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How one man has brought a rare butterfly back to San Francisco

BUTTERFLIES
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Through tedious hard work, Tim Wong shows us what it is to be a steward of God’s creation.

There are many stories in the news of the declining number of species on the planet. In fact, NPR published an article this week reporting on how the bird population of North America and Canada has dropped by 3 billion over the last half-century. With such alarming figures it’s reassuring to hear of individuals who are doing their utmost to help save endangered species.

One such case is Tim Wong, from California, who is using his skills as an aquatic biologist to save a rare butterfly from extinction: the pipevine swallowtail. As a young boy, Wong was introduced to the butterfly kingdom at school, where he became fascinated by the transformation of the caterpillar into a butterfly. This led him to spend hours catching the beautiful winged insects and learning all about their ways. It was this same childhood passion that led him to eventually create a haven for these rare butterflies that, in their caterpillar form, feed on the California pipevine, a plant that is equally scarce to come by.

Thanks to his skills, Wong was able to take a clipping of the plant from the San Francisco Botanical Garden. He started the plant in his garden and built a perfect habitat for the butterflies to flourish. “The specialized enclosure protects the butterflies from some predators, increases mating opportunities, and serves as a study environment to better understand the criteria female butterflies are looking for in their ideal host plant,” he explained to Vox.

Although the numbers of butterflies were dwindling in San Francisco, Wong collected a number of caterpillars from private residences outside of the city and took them to the new enclosure. There the caterpillars set about chomping away on the newly grown pipevine plants and eventually formed chrysalises. After a few weeks the butterflies emerged, although in some cases the chrysalis remains dormant for up to two years before revealing its butterfly state to the outside world.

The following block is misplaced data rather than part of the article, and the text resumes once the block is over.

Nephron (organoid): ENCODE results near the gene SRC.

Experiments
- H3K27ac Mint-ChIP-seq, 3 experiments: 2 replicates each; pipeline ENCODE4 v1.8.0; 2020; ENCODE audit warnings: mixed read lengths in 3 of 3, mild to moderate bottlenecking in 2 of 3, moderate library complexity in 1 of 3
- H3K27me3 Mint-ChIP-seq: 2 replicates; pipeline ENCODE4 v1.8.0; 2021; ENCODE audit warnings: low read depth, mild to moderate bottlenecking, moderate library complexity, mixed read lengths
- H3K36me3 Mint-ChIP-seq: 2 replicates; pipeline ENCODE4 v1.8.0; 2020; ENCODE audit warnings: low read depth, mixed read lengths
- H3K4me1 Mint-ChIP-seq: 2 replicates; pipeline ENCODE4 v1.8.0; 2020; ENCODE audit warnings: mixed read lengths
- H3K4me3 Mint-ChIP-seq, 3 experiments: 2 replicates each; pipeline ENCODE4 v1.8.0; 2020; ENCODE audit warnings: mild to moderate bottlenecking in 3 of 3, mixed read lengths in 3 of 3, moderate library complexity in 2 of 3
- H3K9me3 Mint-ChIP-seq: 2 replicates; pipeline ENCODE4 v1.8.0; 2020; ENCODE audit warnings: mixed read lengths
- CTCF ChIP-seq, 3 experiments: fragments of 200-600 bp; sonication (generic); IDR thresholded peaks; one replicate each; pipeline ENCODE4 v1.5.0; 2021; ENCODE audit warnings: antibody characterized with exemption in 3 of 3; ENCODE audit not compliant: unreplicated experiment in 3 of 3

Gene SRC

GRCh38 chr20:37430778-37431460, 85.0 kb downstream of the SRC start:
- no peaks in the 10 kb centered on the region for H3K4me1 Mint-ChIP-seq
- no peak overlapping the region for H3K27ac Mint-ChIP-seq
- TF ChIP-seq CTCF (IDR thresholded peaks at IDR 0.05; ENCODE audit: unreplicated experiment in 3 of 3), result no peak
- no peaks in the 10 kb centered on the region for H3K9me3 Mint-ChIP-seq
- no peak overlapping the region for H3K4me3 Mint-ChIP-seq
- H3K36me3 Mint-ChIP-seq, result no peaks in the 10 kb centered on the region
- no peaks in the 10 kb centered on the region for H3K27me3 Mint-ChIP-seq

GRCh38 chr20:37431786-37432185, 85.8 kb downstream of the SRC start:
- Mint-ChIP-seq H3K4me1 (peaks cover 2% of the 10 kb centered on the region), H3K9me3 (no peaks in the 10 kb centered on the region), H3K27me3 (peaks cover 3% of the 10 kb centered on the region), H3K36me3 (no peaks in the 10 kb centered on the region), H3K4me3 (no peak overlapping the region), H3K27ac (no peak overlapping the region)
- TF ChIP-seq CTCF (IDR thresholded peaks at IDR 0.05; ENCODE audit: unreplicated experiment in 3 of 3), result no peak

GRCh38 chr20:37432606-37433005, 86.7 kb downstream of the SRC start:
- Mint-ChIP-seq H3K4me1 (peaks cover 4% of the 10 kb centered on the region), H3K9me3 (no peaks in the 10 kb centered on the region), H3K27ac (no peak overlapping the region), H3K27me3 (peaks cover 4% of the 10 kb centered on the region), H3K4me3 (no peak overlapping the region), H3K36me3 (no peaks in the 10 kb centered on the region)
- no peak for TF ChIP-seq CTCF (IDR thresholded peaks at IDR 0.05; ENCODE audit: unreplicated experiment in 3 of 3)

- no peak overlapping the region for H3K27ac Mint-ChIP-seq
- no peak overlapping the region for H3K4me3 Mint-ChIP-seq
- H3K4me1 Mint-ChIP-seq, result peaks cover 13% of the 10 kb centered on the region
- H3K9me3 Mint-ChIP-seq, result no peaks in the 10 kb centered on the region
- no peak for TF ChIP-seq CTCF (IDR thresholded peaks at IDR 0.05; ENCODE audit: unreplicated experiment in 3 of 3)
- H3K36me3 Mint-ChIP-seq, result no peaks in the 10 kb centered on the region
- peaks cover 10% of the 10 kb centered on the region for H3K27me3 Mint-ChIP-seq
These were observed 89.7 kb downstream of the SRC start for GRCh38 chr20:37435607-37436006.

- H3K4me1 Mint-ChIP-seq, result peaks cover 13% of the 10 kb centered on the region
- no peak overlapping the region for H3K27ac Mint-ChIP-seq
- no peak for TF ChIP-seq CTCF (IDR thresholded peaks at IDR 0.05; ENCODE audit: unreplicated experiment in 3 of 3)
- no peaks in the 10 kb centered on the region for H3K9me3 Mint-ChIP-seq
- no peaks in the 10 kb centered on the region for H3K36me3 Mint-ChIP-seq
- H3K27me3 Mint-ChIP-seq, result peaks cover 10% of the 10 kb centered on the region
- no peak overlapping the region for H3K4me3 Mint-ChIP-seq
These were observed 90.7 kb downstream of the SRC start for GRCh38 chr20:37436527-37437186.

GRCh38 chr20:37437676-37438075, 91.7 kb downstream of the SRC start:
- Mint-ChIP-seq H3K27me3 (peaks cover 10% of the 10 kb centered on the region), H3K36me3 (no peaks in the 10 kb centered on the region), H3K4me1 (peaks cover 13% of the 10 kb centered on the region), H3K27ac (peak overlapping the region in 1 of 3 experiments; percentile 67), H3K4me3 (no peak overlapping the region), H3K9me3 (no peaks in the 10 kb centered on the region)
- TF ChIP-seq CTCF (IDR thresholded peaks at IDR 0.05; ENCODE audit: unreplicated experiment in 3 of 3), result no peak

After all that painstaking work, the butterfly lives only two to three weeks. In that time it mates and the females lay their eggs on the same pipevine plant. Ever vigilant, Wong carefully picks up the eggs and takes them inside so they incubate away from any predators. After that, the cycle begins again with the now-caterpillars being taken by Wong to the San Francisco Botanical Garden’s “California Native” exhibition.

Wong’s work is truly a labor of love that takes dedication and specialized knowledge. Through his careful treatment of the caterpillars and their food source, he has managed to bring the butterfly back to San Francisco for the first time in decades. “Improving habitat for native fauna is something anyone can do,” Wong said. “Conservation and stewardship can start in your very own backyard.” That same stewardship is what we are all asked to perform as Christians in caring for God’s creation.

You can read the whole article by Zachary Crockett for Vox here.

Read more: Morgan Freeman turns his 124-acre ranch into a bee sanctuary

Read more: What Pope Francis has said about the environment, in 10 quotes

 

 

 

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